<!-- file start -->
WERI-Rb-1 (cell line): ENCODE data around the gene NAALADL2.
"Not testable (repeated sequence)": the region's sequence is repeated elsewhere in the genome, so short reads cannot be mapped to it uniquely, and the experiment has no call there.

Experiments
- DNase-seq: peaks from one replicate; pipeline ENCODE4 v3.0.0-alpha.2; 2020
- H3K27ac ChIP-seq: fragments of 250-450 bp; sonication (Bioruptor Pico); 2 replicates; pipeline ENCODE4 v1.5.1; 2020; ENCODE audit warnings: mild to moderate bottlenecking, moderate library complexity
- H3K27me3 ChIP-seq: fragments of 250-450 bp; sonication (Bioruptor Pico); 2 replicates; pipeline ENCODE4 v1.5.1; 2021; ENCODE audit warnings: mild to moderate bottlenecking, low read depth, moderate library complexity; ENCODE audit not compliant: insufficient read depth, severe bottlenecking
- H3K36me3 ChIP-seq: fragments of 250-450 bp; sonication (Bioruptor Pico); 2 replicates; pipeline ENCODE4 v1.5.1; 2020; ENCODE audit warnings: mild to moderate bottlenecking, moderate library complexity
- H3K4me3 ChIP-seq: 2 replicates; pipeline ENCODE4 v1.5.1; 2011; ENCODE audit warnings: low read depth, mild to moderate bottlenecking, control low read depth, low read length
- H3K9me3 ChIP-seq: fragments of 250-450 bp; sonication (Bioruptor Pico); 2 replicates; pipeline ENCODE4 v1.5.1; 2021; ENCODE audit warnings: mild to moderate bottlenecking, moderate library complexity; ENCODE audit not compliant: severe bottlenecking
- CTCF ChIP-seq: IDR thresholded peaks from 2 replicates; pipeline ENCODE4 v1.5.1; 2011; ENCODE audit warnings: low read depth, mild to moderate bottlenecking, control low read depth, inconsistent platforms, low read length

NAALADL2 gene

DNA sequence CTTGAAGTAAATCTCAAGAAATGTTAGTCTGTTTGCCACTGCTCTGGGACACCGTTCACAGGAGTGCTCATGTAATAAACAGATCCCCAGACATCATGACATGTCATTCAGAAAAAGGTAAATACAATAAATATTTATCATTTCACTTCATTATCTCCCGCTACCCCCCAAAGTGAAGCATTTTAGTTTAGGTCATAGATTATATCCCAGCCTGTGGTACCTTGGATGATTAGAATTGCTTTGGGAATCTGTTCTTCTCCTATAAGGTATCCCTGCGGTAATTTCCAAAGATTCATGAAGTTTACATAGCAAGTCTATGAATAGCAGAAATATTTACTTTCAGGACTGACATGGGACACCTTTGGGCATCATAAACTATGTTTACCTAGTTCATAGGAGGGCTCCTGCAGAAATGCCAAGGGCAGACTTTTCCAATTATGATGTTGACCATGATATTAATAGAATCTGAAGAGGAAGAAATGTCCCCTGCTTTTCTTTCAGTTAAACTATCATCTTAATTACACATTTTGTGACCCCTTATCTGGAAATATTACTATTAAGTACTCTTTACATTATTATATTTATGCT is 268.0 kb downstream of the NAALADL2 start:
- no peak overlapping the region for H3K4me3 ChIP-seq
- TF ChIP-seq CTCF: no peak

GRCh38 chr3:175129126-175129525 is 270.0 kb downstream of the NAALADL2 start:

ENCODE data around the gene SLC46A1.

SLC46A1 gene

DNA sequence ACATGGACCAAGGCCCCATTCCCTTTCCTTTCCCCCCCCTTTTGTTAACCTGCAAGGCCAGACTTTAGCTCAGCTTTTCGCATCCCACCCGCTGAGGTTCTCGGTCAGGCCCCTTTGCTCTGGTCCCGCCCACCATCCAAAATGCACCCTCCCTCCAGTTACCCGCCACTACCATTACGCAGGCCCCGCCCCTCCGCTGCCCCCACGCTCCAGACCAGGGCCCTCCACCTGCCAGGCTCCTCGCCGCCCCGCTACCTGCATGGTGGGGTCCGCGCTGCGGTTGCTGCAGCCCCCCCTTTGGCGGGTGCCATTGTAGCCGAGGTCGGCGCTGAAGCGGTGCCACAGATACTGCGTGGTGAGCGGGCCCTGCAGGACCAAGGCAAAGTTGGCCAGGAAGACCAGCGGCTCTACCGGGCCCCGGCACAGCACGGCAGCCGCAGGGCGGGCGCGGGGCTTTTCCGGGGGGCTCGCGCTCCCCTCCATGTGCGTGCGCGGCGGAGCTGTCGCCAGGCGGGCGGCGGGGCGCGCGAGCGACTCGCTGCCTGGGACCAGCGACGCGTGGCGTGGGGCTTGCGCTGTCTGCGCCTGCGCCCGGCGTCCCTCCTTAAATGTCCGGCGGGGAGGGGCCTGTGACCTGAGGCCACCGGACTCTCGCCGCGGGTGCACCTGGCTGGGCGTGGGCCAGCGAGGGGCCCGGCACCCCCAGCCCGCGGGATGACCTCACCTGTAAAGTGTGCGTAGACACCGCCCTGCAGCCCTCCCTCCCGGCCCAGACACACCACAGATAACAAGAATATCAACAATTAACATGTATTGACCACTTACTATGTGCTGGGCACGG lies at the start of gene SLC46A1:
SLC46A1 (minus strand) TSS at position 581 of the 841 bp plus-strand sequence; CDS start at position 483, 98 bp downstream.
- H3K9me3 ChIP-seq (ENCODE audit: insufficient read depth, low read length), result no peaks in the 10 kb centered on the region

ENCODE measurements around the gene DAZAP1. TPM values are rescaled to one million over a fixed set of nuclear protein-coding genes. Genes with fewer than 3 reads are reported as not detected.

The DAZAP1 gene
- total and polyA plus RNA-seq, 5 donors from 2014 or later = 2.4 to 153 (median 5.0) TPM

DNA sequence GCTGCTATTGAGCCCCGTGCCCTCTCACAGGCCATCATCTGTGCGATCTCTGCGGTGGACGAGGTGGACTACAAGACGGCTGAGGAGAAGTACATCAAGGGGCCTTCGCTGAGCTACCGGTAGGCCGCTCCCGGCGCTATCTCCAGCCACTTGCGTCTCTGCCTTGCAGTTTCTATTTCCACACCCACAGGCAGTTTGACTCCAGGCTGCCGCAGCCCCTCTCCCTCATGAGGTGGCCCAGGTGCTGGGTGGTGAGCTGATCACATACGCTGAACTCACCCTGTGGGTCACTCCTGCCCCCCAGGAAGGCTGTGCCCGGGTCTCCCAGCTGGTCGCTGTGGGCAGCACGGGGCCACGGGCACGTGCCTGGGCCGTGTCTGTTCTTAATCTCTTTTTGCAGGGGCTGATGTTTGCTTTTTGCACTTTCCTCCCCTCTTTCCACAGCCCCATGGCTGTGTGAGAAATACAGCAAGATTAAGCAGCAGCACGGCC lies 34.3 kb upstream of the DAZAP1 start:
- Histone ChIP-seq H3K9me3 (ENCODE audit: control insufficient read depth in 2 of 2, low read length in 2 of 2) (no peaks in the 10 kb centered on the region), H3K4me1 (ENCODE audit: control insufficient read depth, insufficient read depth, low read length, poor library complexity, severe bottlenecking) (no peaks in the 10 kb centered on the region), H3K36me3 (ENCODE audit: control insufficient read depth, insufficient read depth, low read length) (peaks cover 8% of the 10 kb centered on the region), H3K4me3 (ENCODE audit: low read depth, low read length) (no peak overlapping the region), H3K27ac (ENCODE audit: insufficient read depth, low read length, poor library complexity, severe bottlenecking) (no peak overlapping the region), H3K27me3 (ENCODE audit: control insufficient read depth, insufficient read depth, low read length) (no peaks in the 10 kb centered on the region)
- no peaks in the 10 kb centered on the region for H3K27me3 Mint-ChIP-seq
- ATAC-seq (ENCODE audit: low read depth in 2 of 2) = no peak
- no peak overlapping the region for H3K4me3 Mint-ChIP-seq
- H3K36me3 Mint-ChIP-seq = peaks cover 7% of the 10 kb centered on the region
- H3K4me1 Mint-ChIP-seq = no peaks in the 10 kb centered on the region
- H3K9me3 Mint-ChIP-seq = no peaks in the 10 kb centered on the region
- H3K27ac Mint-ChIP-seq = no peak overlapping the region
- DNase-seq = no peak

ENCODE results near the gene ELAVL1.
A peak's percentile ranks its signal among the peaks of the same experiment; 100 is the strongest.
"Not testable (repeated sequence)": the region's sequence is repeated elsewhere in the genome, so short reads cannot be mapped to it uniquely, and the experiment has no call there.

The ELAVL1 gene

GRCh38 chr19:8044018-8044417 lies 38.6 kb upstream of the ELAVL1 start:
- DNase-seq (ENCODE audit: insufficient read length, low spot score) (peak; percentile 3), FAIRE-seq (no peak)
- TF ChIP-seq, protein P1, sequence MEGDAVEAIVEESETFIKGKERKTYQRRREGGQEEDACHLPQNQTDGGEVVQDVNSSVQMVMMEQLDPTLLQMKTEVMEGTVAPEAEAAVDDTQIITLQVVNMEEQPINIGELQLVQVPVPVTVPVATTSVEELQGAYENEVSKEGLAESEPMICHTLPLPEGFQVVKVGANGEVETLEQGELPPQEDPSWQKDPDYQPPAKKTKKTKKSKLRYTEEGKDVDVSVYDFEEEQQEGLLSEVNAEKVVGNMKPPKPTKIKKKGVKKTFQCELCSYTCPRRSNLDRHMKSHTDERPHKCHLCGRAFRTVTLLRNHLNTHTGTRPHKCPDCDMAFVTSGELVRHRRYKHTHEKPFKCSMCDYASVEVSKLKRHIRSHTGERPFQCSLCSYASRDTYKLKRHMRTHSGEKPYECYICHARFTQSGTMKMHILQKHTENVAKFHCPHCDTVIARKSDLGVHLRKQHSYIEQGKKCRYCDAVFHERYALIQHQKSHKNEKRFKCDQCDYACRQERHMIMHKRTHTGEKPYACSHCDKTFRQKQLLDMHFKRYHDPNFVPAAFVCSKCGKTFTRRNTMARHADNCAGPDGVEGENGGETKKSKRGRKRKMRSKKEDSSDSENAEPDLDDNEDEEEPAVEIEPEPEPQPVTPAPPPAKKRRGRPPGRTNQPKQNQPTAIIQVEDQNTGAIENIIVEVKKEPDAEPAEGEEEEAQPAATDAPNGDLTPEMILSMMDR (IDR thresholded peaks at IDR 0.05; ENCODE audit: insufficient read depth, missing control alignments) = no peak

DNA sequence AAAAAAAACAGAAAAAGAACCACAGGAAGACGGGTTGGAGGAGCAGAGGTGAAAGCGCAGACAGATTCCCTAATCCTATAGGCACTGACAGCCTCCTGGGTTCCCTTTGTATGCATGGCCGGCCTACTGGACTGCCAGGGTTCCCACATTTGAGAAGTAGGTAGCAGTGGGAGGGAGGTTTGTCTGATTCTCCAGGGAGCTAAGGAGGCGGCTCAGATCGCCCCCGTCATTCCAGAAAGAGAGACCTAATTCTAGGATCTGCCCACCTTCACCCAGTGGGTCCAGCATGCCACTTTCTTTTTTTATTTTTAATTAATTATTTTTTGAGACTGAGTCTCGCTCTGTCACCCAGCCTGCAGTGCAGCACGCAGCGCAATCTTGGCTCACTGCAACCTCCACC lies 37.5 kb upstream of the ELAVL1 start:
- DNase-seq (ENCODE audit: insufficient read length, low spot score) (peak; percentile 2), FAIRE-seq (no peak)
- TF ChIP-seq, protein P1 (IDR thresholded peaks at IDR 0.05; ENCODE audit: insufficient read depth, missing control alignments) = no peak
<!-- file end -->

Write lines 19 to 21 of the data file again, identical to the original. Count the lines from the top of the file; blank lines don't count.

SLC46A1 (minus strand) TSS at position 581 of the 841 bp plus-strand sequence; CDS start at position 483, 98 bp downstream.
- H3K9me3 ChIP-seq (ENCODE audit: insufficient read depth, low read length), result no peaks in the 10 kb centered on the region

ENCODE measurements around the gene DAZAP1. TPM values are rescaled to one million over a fixed set of nuclear protein-coding genes. Genes with fewer than 3 reads are reported as not detected.